high water, originally uploaded by pirano.

Very Hungry God

This 1000 kilo sculpture by Indian artist Subodh Gupta, floating outside the Palazzo Grassi on the Grand Canal, was apparently quite the hit during the Venice Biennale.

Made of stainless steel pots, pans and utensils, it was originally created for the 2006 Nuit Blanche festival in Paris. Why kitchenware? On the Saatchi Gallery blog, Gupta explains:

“I made the work in response to the stories I read in the news about how soup kitchens in Paris were serving food with pork so that Muslims would not eat it. It was a strange and twisted form of charity that did not continue for long but raised conflicting ideas of giving and the way we have become now.”

Very Hungry God, originally uploaded by pirano.

Joie de vivre revisited

joie-de-thumb.jpgVENICE — There’s no direct English (American or continental) translation for the French notion of joie de vivre. Merriam Webster’s  ‘joy of living’ doesn’t quite cut it. Nor does the Oxford English Dictionary’s ‘exuberant enjoyment of life‘, but that comes a little bit closer. (My definition is a work in progress, and I’ll keep you posted.)

To Pablo Picasso, the notion apparently included a frolicking mix of giddy smiling goats, mischievous satyrs and fauns, a centaur playing a lute, and a voluptuous dancing brunette, all gathered together on a sandy beach on the south of France and all energetically depicted in various light shades of blue. His definition, or this particular one, was painted in 1946; considering what Europe had just gone through, it has to be said that his vision wasn’t a bad one.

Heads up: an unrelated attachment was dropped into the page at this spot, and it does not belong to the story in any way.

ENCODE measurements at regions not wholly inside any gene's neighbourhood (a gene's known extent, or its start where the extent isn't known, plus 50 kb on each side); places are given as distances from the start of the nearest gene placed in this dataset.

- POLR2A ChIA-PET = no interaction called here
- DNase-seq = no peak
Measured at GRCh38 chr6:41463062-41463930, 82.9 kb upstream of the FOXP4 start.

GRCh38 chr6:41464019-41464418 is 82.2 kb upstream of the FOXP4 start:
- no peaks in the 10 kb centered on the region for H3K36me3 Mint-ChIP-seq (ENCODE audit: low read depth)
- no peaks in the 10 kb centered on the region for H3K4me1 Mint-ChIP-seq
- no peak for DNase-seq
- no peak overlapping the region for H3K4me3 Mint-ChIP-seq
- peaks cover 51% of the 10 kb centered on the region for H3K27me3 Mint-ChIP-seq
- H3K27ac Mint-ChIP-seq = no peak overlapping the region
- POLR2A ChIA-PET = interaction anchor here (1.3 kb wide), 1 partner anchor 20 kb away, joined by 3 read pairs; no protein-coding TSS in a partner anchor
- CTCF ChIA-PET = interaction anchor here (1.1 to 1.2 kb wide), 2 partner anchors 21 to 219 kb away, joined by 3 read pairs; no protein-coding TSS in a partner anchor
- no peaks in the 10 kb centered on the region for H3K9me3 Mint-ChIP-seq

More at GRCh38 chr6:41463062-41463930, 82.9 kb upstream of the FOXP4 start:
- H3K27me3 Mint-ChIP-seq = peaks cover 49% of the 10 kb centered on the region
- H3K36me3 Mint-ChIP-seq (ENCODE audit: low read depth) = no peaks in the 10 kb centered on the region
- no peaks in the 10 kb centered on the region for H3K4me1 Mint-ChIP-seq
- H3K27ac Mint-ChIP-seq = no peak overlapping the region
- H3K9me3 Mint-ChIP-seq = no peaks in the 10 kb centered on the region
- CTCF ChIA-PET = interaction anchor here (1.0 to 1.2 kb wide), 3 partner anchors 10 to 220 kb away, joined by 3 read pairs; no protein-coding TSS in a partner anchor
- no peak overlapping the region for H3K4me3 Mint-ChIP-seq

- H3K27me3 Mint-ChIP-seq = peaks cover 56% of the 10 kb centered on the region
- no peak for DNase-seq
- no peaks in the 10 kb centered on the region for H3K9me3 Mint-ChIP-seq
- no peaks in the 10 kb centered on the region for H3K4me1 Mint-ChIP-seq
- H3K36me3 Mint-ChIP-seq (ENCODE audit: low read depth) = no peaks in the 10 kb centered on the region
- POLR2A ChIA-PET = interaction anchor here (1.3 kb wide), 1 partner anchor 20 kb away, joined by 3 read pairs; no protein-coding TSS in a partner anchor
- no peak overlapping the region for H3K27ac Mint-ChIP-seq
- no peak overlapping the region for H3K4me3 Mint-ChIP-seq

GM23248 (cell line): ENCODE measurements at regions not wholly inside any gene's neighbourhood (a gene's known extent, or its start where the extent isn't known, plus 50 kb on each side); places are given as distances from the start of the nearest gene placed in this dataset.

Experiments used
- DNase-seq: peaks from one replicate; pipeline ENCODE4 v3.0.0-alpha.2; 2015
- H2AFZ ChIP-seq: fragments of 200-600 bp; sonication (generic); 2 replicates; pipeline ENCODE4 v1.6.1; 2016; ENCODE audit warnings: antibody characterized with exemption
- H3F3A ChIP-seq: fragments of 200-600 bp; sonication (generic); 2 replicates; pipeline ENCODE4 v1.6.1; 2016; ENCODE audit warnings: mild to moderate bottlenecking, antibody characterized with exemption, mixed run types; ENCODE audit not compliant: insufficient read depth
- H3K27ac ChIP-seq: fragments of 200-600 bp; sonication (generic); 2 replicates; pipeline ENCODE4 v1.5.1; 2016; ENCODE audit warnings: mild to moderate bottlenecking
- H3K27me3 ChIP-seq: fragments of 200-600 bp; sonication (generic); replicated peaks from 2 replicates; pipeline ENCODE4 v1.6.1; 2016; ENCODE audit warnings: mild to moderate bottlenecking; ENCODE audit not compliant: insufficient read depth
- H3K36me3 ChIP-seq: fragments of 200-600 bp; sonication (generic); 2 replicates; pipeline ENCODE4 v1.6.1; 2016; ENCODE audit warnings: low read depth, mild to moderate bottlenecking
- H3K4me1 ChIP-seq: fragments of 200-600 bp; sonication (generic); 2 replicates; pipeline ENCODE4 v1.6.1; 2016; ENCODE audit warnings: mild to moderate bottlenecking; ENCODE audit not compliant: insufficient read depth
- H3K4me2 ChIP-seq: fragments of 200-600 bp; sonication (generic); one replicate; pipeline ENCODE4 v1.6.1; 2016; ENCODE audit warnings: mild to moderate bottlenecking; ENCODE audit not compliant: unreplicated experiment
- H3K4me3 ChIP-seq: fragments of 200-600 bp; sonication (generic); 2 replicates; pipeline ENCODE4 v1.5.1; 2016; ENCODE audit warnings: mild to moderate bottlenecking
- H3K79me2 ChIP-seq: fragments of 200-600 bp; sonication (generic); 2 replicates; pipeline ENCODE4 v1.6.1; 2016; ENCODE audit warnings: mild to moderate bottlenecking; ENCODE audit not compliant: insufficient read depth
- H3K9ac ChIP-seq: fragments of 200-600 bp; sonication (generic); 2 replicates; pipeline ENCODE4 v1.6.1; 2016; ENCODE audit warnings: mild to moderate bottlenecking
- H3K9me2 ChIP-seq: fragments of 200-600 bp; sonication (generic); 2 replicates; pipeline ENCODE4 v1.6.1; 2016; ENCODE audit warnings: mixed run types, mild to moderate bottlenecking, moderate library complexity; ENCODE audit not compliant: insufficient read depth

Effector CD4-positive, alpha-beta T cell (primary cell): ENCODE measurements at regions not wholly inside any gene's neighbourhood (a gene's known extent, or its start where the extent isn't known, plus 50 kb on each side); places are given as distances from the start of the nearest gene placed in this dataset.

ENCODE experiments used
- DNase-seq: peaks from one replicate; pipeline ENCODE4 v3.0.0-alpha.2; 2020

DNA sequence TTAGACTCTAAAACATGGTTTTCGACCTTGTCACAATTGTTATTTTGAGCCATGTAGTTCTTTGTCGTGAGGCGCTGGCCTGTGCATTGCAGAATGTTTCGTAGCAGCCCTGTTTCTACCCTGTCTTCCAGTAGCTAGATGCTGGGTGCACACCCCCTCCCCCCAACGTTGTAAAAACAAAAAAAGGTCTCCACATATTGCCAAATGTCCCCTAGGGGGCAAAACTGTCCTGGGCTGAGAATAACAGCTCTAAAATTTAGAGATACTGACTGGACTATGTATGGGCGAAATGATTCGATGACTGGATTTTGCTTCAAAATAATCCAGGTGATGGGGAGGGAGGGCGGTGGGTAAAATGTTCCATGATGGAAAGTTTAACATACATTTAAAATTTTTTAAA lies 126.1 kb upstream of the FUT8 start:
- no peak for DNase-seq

It’s a beautiful painting, charmingly yet harmlessly hedonistic, and certainly an appropriate one to give an exhibit of Picasso’s immediate post-WWII works its name. It was apparently a busy time for the man: while the rest of France was busy rebuilding, he was in Antibes, churning out hundreds of paintings, drawings, ceramics and sculptures; enjoying the company of his latest muse, Françoise Gilot; and working on his tan. (If you’ve seen Surviving Picasso, you already know the part about how he left Françoise and the kids at home while he was out frolicking and expanding upon his own definition of joie de vivre.)